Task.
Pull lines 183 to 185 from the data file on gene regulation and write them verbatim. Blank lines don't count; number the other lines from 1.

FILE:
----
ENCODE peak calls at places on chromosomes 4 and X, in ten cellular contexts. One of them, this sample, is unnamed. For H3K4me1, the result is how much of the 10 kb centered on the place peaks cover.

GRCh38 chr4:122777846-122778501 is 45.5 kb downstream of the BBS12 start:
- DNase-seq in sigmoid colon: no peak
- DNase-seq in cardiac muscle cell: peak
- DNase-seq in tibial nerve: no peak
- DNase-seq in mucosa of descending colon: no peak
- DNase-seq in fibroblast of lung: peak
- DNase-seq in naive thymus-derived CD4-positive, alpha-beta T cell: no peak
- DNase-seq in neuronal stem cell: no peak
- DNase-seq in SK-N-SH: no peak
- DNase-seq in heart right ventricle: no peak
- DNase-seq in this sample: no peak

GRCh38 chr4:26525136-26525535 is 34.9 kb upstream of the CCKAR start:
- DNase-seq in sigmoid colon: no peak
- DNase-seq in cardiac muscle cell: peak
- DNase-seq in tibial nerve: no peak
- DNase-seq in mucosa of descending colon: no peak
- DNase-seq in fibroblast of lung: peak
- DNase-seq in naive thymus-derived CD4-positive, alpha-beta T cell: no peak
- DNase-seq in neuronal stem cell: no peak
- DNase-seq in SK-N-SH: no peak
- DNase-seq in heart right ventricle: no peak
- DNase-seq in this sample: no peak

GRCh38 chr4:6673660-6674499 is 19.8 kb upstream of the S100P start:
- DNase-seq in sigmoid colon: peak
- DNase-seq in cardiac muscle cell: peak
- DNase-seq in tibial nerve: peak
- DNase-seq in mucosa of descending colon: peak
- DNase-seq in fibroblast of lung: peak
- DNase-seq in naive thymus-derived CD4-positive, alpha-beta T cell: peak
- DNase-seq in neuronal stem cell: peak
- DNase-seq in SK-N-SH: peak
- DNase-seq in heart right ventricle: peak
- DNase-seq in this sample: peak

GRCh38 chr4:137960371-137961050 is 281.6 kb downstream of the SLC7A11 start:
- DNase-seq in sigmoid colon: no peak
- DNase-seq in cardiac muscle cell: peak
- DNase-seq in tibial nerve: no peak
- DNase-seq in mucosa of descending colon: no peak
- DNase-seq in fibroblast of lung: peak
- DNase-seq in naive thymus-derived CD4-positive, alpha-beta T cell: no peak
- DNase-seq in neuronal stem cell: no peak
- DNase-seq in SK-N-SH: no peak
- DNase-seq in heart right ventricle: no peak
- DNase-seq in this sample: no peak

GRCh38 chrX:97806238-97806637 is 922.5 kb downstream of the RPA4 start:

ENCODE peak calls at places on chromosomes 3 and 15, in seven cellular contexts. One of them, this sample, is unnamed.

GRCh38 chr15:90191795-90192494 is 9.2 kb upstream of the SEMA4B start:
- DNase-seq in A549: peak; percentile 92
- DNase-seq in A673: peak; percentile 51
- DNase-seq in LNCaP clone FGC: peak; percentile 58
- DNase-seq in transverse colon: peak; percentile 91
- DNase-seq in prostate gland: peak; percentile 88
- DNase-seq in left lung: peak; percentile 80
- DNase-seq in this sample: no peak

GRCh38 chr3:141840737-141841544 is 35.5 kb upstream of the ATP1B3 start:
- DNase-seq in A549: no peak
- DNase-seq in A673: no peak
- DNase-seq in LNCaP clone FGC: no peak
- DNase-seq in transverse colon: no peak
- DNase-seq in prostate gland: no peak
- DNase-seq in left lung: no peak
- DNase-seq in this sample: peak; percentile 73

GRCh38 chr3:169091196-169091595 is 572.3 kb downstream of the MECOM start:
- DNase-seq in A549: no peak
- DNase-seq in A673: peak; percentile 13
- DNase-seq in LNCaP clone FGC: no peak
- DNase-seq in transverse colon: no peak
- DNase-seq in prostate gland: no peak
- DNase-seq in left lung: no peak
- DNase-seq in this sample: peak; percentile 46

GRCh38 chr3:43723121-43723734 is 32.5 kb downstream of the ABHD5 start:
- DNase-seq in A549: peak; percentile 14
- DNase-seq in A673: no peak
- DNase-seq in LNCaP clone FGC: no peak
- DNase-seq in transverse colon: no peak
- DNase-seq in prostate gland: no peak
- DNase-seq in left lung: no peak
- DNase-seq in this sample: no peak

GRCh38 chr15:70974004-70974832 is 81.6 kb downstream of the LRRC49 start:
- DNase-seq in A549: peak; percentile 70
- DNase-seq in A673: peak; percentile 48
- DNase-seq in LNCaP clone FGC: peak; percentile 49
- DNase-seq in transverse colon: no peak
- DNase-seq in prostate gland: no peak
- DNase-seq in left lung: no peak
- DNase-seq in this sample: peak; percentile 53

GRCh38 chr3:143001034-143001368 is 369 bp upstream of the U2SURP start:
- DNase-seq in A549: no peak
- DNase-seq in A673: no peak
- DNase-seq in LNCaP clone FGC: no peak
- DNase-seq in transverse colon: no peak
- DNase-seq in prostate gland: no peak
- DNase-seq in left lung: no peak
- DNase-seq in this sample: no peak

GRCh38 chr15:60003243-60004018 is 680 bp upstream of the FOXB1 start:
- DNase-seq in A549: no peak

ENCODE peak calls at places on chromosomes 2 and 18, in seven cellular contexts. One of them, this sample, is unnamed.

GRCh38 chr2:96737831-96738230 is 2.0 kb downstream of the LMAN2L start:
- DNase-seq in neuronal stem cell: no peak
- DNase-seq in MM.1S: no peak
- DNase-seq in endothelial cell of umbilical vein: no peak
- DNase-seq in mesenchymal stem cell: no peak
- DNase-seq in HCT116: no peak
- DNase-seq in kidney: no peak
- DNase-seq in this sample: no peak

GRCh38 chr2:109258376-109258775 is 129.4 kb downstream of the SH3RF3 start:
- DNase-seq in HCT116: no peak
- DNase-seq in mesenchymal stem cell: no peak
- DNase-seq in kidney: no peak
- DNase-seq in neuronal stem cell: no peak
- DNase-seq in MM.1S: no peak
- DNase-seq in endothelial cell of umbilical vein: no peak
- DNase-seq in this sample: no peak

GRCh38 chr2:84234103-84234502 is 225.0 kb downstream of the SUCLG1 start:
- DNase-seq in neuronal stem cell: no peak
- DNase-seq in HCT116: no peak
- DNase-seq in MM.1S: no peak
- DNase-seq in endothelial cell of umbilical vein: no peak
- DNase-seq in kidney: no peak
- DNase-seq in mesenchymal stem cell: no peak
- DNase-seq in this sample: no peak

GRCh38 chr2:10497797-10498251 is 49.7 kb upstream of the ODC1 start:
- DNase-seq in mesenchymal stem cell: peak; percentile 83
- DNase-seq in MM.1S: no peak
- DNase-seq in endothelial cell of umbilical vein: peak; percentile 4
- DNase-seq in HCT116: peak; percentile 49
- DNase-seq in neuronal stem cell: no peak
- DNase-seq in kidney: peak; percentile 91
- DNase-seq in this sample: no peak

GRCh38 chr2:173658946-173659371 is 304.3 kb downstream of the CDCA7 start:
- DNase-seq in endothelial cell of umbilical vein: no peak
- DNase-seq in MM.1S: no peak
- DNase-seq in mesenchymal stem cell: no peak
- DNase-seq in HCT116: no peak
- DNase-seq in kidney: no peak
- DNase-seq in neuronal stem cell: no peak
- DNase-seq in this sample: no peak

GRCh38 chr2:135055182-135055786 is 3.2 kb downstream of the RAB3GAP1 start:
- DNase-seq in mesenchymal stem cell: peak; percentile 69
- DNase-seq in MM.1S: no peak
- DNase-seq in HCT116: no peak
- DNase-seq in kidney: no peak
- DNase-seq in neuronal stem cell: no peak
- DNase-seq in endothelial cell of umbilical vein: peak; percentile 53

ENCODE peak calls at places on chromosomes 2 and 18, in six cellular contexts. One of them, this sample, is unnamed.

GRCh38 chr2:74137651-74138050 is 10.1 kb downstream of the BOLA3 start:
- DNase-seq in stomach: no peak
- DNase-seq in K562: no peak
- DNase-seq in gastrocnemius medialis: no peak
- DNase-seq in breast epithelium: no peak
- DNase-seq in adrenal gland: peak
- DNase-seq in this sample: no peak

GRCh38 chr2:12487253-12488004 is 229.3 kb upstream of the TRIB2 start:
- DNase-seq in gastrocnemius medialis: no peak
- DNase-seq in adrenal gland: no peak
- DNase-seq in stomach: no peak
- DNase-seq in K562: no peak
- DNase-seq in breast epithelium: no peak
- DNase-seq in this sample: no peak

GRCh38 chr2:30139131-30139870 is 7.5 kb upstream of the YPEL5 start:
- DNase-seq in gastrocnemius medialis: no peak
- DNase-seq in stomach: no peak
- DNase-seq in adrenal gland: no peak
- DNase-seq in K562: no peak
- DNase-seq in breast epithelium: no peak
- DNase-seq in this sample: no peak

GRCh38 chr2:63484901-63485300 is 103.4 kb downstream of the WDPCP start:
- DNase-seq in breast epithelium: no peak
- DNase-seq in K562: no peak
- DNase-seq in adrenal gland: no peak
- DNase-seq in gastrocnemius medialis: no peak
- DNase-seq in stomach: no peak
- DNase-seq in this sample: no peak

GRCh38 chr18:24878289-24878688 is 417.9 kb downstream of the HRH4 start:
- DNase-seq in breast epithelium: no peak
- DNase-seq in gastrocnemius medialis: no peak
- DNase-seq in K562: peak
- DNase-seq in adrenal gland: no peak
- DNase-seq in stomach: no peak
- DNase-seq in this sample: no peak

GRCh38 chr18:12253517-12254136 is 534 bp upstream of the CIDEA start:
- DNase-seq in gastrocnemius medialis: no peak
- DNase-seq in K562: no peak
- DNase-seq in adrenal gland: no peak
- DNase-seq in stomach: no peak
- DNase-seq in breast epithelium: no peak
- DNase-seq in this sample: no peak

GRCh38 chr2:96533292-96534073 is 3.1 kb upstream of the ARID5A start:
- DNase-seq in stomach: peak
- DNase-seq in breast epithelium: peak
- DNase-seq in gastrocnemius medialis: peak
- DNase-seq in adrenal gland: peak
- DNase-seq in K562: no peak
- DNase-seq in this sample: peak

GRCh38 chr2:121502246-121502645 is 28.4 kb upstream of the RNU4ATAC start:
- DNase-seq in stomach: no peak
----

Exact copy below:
- DNase-seq in gastrocnemius medialis: no peak
- DNase-seq in K562: no peak
- DNase-seq in adrenal gland: no peak